Implementation and applications of density-fitted symmetry-adapted perturbation theory
Hohenstein, Edward G.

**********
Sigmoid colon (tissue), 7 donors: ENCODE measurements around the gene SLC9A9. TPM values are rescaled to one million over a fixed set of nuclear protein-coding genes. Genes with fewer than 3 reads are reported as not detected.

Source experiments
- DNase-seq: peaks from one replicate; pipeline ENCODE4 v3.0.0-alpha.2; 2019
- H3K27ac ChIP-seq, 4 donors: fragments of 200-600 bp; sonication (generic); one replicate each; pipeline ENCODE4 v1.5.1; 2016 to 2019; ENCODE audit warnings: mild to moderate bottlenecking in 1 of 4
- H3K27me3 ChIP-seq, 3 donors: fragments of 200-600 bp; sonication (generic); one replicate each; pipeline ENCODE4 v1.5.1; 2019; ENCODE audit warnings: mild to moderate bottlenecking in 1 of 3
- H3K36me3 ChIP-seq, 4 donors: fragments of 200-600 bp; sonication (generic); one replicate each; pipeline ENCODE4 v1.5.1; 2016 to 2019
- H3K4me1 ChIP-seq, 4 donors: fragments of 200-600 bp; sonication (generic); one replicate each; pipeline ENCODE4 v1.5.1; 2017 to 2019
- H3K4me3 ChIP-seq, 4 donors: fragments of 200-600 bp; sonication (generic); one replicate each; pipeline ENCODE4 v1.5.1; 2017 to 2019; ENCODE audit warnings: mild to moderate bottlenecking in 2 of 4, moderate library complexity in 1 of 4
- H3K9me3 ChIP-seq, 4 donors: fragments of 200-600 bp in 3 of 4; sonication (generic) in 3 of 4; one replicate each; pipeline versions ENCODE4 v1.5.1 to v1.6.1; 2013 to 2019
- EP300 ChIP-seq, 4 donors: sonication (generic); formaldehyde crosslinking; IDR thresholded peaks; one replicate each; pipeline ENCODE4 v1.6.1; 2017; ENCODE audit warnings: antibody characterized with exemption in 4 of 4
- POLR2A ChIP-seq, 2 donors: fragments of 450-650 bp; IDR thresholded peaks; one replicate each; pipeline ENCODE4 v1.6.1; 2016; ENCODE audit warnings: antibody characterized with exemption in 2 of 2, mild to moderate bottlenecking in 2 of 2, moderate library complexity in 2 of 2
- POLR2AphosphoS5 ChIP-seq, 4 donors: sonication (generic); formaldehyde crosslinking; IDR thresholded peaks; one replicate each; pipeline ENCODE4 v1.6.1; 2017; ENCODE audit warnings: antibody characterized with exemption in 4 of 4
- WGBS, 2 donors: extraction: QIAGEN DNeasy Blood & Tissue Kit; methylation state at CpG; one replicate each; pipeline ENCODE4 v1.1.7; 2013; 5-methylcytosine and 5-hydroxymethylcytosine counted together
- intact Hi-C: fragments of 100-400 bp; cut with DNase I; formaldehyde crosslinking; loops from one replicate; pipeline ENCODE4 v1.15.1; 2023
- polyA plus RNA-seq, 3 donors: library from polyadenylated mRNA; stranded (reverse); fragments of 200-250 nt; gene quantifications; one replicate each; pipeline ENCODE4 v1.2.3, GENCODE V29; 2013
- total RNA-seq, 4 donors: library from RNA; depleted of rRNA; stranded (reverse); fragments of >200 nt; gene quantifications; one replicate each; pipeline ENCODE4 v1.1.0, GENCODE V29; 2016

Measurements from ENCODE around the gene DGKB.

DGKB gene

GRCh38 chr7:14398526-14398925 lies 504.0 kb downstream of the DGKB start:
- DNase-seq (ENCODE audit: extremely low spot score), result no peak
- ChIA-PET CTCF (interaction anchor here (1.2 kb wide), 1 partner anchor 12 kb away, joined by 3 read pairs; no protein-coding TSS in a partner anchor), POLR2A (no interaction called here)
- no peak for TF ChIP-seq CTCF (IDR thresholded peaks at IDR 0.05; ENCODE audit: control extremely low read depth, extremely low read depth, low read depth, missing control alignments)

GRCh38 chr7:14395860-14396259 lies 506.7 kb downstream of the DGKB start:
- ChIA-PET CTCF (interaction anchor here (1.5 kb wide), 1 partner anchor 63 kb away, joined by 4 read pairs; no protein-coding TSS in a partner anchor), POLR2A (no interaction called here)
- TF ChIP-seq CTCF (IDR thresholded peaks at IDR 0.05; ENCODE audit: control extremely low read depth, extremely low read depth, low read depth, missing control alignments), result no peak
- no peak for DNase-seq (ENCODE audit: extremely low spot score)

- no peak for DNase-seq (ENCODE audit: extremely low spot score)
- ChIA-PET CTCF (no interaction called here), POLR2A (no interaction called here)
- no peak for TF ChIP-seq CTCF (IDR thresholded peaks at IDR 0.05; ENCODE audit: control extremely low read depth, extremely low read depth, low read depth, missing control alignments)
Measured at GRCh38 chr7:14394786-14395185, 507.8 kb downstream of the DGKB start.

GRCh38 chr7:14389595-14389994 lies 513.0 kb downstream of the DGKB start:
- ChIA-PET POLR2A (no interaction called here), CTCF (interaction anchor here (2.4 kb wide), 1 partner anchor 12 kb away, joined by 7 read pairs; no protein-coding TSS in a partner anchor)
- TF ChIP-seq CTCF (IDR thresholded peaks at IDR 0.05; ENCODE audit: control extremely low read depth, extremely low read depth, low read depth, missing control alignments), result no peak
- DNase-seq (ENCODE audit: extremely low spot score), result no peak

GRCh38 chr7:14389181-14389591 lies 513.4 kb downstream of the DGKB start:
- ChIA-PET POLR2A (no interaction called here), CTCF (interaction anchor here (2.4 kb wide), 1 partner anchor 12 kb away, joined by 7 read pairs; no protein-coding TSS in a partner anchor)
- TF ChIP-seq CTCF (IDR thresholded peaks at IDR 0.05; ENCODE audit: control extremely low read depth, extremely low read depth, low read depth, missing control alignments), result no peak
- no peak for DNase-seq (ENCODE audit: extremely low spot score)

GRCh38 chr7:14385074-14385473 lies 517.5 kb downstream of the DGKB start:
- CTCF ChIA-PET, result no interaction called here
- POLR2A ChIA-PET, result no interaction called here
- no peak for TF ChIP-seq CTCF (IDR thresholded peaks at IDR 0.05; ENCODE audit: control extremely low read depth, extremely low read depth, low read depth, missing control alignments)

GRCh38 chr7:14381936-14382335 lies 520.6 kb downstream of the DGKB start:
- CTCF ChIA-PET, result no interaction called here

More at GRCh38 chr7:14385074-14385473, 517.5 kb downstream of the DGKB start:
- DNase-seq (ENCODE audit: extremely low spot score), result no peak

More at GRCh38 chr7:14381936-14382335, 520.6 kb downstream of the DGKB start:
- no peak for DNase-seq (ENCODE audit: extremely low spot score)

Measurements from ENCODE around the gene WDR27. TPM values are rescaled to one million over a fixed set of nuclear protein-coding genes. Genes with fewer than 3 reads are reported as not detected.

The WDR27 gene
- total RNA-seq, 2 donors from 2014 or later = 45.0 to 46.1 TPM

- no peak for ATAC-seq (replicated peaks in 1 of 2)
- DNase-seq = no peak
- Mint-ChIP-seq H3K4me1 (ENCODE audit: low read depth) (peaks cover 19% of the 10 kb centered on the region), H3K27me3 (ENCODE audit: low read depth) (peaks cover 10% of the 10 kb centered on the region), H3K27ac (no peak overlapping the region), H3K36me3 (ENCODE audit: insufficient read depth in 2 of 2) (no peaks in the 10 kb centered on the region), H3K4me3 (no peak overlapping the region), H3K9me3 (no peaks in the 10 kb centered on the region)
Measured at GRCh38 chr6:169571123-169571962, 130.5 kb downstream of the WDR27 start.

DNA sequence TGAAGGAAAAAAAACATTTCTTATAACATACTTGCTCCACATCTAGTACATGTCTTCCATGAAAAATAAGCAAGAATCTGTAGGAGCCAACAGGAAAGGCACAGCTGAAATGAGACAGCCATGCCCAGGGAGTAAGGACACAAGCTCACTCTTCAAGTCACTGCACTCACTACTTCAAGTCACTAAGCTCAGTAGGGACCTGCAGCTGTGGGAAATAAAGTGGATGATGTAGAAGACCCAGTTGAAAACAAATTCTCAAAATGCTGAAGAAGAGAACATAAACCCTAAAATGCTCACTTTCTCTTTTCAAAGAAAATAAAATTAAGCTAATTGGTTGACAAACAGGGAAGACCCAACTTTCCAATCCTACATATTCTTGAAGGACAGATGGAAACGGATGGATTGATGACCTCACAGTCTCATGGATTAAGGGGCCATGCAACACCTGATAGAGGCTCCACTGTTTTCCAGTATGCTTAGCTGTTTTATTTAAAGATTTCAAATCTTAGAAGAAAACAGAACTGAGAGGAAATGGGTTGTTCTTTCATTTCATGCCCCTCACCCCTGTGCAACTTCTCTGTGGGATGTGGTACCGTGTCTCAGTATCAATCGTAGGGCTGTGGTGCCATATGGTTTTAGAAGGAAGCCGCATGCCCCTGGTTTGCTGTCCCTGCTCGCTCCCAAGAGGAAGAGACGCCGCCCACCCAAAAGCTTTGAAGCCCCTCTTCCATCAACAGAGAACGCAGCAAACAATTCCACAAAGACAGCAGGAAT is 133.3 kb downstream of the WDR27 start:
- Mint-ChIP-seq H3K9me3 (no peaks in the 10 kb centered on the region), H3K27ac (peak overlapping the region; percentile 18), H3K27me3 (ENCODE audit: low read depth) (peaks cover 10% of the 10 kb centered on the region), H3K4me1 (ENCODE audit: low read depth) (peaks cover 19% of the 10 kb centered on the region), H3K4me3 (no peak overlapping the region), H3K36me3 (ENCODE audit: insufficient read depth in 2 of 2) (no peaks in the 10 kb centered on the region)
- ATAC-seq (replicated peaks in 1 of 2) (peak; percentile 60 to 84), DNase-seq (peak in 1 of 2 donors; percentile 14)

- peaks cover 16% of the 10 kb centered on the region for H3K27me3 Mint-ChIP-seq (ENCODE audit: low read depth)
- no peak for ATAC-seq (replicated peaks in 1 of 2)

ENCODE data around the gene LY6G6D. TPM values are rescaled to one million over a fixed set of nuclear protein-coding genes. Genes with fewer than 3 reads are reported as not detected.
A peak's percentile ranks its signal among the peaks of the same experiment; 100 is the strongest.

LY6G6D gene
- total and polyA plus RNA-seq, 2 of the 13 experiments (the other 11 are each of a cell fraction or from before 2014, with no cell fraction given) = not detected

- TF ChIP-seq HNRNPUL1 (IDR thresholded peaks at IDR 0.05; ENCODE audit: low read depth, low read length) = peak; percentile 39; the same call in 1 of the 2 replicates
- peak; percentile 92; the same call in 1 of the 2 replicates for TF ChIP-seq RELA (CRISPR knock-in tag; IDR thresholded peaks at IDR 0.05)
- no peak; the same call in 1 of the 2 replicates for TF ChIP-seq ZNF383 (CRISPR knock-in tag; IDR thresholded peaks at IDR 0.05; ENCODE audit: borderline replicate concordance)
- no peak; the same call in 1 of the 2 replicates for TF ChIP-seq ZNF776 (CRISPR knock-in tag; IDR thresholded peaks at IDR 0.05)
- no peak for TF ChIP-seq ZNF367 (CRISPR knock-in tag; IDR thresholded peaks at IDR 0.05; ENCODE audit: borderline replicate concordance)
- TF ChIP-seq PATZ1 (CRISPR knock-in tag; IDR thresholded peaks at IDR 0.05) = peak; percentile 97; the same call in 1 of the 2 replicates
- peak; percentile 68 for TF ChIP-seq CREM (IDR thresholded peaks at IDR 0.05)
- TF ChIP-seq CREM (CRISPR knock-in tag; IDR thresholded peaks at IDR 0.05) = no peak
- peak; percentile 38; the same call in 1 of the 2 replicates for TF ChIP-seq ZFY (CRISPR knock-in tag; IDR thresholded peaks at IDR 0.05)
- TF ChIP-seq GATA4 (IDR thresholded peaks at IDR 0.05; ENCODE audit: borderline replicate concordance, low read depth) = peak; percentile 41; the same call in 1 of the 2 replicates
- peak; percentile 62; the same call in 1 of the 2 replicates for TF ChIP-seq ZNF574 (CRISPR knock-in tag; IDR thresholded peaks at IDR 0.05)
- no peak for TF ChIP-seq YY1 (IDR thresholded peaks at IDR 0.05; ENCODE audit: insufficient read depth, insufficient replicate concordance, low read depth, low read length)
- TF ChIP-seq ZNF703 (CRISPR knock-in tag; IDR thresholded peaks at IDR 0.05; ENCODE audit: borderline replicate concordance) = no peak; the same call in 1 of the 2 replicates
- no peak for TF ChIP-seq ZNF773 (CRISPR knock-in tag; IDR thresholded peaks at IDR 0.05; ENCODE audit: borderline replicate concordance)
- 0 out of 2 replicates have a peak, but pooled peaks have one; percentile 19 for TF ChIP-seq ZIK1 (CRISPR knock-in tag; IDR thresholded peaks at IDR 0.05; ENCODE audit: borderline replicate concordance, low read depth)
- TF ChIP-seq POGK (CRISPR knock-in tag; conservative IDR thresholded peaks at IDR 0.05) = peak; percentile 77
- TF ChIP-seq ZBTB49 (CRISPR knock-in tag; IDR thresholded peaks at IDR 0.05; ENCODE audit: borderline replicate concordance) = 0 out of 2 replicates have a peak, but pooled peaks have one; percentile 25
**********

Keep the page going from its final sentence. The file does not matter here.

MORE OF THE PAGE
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Noncovalent interactions play a vital role throughout much of chemistry. The understanding and characterization of these interactions is an area where theoretical chemistry can provide unique insight. While many methods have been developed to study noncovalent interactions, symmetry-adapted perturbation theory (SAPT) stands out as one of the most robust. In addition to providing energetic information about an interaction, it provides insight into the underlying physics of the interaction by decomposing the energy into electrostatics, exchange, induction and dispersion. Therefore, SAPT is capable of not only answering questions about how strongly a complex is bound, but also why it is bound. This proves to be an invaluable tool for the understanding of noncovalent interactions in complex systems. The wavefunction-based formulation of SAPT can provide qualitative results for large systems as well as quantitative results for smaller systems. In order to extend the applicability of this method, approximations to the two-electron integrals must be introduced. At low-order, the introduction of density fitting approximations allows SAPT computations to be performed on systems with up to 220 atoms and 2850 basis functions. Higher-orders of SAPT, which boasts accuracy rivaling the best theoretical methods, can be applied to systems with over 40 atoms. Higher-order SAPT also benefits from approximations that attempt to truncate unneccesary unoccupied orbitals.